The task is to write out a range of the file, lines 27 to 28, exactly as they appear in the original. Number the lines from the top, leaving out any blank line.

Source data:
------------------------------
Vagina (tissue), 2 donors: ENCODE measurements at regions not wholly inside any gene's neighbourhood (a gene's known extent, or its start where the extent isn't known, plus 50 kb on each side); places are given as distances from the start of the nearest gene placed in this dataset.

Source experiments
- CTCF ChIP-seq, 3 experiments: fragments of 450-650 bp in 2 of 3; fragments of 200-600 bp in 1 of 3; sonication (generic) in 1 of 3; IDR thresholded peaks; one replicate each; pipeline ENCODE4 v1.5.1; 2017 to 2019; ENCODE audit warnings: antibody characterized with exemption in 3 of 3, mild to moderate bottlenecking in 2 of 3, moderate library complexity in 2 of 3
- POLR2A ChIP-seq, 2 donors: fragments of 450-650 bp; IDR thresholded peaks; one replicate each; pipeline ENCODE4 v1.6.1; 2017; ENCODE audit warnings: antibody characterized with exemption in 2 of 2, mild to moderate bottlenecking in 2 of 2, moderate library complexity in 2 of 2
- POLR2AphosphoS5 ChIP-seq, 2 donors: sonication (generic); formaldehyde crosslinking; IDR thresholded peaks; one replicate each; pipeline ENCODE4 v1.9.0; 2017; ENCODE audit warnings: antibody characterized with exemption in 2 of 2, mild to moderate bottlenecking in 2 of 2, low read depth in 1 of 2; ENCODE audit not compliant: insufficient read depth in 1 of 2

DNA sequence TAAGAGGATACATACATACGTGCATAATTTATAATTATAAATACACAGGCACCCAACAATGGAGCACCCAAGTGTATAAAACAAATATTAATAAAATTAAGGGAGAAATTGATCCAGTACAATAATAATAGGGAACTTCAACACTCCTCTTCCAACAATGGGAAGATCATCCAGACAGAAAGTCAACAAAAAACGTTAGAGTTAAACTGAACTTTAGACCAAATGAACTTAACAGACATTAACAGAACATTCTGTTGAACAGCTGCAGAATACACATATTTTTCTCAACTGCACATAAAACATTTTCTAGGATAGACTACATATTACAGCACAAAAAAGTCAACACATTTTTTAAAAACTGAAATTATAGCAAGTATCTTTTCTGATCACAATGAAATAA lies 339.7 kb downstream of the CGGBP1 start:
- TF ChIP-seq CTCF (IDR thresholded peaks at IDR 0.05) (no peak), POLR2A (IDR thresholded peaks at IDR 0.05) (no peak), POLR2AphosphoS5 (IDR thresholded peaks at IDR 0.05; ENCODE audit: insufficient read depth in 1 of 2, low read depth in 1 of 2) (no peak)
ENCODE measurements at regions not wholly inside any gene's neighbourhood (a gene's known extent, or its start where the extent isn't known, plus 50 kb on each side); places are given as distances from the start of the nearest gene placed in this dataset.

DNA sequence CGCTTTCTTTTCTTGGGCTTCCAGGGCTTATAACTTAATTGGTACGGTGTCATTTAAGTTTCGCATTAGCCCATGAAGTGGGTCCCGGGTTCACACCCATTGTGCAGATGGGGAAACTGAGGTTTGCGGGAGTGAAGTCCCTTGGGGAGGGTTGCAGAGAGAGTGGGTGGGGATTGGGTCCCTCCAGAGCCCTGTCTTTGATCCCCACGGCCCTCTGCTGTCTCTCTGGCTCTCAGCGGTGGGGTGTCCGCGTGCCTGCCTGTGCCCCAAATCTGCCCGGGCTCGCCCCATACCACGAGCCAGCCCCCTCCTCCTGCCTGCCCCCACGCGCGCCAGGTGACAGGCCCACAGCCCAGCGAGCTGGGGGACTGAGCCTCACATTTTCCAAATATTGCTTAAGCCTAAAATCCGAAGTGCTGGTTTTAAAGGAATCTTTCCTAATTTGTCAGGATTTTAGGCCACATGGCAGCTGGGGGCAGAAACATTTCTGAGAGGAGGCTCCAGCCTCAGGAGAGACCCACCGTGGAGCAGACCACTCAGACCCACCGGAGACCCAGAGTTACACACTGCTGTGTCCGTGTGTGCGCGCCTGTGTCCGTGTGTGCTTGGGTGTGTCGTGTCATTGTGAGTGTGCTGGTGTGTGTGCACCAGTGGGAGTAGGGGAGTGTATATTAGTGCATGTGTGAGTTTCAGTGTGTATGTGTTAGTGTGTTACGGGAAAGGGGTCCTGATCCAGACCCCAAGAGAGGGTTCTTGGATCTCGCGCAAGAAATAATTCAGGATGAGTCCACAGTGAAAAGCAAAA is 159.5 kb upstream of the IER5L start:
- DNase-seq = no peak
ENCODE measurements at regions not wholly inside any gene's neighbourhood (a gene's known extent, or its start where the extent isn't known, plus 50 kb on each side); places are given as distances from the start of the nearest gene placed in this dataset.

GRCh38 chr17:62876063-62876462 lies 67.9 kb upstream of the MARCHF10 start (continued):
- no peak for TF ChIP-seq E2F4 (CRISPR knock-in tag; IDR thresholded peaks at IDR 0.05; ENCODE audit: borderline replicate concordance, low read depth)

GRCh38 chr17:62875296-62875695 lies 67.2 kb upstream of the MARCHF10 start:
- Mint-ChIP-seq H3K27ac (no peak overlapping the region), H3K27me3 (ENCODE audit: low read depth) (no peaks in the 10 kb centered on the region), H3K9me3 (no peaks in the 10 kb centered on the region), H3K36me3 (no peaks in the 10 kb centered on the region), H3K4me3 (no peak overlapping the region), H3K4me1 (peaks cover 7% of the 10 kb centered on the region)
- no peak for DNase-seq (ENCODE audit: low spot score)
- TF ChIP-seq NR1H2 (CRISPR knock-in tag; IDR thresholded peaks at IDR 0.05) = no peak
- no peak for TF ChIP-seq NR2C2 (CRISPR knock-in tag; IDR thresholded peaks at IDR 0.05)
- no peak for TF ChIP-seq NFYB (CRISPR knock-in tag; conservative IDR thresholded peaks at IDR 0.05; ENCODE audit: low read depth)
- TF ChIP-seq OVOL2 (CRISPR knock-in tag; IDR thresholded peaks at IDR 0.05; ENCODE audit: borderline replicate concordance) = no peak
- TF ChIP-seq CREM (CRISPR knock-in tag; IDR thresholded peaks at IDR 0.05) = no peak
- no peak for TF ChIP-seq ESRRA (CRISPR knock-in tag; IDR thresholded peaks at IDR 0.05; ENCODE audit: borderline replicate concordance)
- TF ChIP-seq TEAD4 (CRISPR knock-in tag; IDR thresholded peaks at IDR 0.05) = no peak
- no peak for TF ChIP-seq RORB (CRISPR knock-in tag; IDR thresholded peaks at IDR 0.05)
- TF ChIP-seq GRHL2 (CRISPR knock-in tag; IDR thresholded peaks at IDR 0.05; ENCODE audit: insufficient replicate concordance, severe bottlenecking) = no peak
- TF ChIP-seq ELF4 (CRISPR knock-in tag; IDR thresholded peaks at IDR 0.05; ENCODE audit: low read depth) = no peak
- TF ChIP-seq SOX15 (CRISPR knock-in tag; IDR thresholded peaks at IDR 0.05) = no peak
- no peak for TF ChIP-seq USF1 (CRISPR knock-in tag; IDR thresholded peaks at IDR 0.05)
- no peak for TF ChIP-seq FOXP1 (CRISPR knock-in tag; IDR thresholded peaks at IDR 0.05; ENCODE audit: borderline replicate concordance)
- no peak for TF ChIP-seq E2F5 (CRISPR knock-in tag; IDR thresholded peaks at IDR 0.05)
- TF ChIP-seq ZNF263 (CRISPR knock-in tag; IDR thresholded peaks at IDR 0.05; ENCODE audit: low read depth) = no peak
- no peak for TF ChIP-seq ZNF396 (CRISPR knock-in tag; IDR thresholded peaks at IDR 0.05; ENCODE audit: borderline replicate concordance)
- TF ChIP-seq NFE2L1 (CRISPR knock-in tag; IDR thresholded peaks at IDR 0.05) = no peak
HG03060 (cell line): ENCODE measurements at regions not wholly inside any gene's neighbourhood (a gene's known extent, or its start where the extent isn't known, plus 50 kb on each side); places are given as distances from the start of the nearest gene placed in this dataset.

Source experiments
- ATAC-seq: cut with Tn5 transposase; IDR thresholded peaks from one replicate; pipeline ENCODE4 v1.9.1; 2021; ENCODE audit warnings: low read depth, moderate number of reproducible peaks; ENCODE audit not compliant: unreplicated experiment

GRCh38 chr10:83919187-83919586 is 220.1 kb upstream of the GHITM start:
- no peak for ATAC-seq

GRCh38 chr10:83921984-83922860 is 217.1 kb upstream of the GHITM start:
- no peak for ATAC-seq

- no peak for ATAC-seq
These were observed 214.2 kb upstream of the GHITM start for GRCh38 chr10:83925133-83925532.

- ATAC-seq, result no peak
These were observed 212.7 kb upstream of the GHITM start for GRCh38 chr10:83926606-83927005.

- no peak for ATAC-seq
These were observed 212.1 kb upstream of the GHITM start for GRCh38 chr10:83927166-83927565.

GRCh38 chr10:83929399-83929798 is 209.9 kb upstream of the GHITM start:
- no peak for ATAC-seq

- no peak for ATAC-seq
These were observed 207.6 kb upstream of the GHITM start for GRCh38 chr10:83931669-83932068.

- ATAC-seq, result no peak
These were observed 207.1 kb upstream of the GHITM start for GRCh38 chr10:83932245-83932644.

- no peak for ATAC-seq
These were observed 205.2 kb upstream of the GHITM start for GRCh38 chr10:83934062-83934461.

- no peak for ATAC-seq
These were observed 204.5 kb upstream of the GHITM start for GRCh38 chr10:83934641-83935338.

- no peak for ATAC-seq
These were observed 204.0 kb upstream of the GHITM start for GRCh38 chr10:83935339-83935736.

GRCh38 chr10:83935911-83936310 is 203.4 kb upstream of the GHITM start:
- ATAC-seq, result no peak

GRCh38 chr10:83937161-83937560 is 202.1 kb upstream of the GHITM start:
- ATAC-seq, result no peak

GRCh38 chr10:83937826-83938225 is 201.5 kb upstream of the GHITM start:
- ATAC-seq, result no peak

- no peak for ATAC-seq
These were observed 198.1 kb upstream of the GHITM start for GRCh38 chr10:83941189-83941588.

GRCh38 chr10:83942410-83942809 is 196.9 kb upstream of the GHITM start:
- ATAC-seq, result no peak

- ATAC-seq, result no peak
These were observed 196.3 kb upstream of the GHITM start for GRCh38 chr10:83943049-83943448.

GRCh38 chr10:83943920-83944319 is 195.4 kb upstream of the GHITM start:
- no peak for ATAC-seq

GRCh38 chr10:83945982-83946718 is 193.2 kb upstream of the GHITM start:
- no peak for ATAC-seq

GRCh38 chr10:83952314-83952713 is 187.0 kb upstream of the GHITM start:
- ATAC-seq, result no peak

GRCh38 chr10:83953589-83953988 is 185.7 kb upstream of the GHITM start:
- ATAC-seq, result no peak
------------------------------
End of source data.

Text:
- TF ChIP-seq SOX15 (CRISPR knock-in tag; IDR thresholded peaks at IDR 0.05) = no peak
- no peak for TF ChIP-seq USF1 (CRISPR knock-in tag; IDR thresholded peaks at IDR 0.05)